I guess one can hardly blame Jonah for going in the opposite direction.  I have to admit there are days that I wish I could go down to Joppa and board a ship going to Tarshish to flee from the presence of the Lord.  But it didn’t work for Jonah and it ain’t gonna work for me or you either.  “God desires all people to be saved and to come to the knowledge of the truth.” (1 Timothy 2:4)  God the Son Jesus Christ became flesh and lived among us in order to save us and all people from our sins.  Unlike Jonah, Jesus didn’t abandon His mission, even when Satan tempted Him to do so.  In the Garden of Gethsemane, Jesus could have turned and run the other way.  He could have said, “Forget it.”  But He didn’t.  Jesus chose, out of pure love and grace, to drink the cup of God’s judgment for our sins and the sins of all people.  Jesus willingly suffered God’s full punishment for our sins on the cross so that everyone might receive forgiveness for their sins.

Having died to win our forgiveness and after being raised for our justification, Jesus commissioned those who believed in Him as Lord and Savior to take the message of sin and grace to the entire world.  We read in Luke 24, “Then [Jesus] opened their minds to understand the Scriptures, and said to them, ‘Thus it is written, that the Christ should suffer and on the third day rise from the dead, and that repentance and forgiveness of sins should be proclaimed in his name to all nations, beginning from Jerusalem. You are witnesses of these things.’” (Luke 24:45-48)

People cannot repent or turn away from their sins if they don’t know they are sinning.  People can’t know what sin is without hearing God’s Word of Law that shows us our sins and our need for the Savior, Jesus.  Nineveh could not have repented; they could not have turned from their evil way, unless they first heard from Jonah that they were doing what God forbids.  The people of Nineveh had to hear the message of God’s judgment.  So, too, we need to hear that message of God’s judgment against our sins.  We may not like hearing that the lifestyle we have chosen is wrong.  We might not care to hear that our words and actions are sinful.  But we have to hear it.  Other people have to hear it.  If we don’t know that we are sinners, or that what we are doing is contrary to God’s Word, how could we ever need a Savior?  How could we ever receive Christ’s forgiveness?  We couldn’t and we wouldn’t.  Therefore, repentance and forgiveness of sins has to be proclaimed.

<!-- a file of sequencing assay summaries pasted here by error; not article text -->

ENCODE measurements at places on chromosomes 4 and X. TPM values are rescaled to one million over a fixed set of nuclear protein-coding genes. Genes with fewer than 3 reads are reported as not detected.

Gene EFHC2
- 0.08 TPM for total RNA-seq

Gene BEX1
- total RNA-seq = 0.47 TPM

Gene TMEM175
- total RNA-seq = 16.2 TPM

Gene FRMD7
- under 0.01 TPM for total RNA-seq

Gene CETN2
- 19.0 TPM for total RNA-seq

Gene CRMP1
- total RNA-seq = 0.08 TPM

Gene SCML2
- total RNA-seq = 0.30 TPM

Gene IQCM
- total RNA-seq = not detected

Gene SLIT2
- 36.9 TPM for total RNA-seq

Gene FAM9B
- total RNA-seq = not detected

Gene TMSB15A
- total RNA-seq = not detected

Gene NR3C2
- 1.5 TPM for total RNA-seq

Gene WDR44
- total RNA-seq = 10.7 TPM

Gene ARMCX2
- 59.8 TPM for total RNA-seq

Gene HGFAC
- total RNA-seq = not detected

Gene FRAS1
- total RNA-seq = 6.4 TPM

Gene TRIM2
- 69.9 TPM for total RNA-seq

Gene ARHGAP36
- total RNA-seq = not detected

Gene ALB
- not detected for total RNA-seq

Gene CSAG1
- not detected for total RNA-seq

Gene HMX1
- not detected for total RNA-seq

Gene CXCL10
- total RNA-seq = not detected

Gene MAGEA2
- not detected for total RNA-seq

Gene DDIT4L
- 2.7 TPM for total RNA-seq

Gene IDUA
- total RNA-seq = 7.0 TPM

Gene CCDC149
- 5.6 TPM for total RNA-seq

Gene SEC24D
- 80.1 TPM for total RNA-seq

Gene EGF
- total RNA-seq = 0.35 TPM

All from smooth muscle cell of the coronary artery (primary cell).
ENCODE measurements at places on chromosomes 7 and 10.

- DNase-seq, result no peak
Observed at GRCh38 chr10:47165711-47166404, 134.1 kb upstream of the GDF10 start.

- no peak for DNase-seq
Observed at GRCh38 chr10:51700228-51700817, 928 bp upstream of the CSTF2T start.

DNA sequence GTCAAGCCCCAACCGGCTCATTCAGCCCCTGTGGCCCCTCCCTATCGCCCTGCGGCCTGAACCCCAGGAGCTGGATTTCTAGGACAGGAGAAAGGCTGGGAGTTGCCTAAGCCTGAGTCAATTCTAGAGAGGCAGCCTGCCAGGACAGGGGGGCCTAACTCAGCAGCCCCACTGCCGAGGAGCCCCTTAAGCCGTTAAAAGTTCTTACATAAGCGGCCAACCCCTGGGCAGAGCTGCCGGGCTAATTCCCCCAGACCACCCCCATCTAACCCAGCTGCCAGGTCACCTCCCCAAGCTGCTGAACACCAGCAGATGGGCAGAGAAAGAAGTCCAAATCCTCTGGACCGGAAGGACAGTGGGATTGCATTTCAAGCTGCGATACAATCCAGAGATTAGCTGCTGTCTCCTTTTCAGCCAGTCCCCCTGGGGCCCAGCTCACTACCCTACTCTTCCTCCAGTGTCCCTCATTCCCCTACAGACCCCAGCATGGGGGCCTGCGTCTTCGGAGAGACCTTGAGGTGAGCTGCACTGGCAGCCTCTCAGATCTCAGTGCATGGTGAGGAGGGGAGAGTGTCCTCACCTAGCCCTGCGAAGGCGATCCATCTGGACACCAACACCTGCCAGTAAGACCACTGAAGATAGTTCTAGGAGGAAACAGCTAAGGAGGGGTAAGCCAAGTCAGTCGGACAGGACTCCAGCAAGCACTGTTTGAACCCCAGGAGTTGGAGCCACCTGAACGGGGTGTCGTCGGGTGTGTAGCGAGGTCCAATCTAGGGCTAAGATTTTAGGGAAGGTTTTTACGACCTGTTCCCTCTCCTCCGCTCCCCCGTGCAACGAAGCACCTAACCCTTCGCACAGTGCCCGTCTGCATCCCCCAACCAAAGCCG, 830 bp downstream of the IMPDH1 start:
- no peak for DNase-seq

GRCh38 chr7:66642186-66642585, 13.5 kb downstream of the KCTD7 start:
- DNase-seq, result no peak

People must hear God’s Word of judgment in the Law.  People must hear the Word that convict them of their sinfulness and drives them to true sorrow over wrong thoughts, words, and deeds.  Those, then, who have heard God’s Law and are troubled by their sins, must hear the proclamation that their sins are forgiven in Jesus Christ.  They must hear the Good News of the Gospel that Jesus Christ died and rose again to save sinners!  You and I also must hear God’s Word of law and judgment, that message of grace and love.  After God’s Law has shown us our sins and driven us to our knees, His Gospel raises us up with the forgiveness of sins and the ability to live and lead a new life, turning away from sin and living according to God’s Word.

When you and I as Christians are called upon by the Lord to speak His Word of Law, His Word of judgment against sin, we are also called to speak His Word of Gospel, His Word that sins are forgiven through the shed blood of Jesus Christ.  We can’t run away from this task even as Jonah couldn’t escape it.  God wants all people to recognize sin for what it truly is, rebellion against Him.  God wants people to realize that sin separates them from Him and prevents them from entering into eternal life.  God wants to lead people to repentance and sorrow over their sins so that He might fill them up with the forgiveness and everlasting life Jesus’ won for the whole world on the cross.  And God wants you and me to share that message.

It’s not easy to tell someone that their lifestyle, words, or actions are sinful, that they go against God’s Word.  We might feel like running away from every instance where the Lord calls us to speak His Word of judgment.  But for the sake of the other person, we can’t run.  For the sake of their eternal life, we have to show them their sin by saying what God says to them about their life, words, or actions.  They must hear the Law so that they might be led into repentance and faith, trusting that the Gospel we then speak to them, “Your sins are forgiven in Jesus’ name,” is also true. God grant us the power of the Holy Spirit to be faithful always in speaking His Word of judgment and grace when He calls us to do so.  Amen.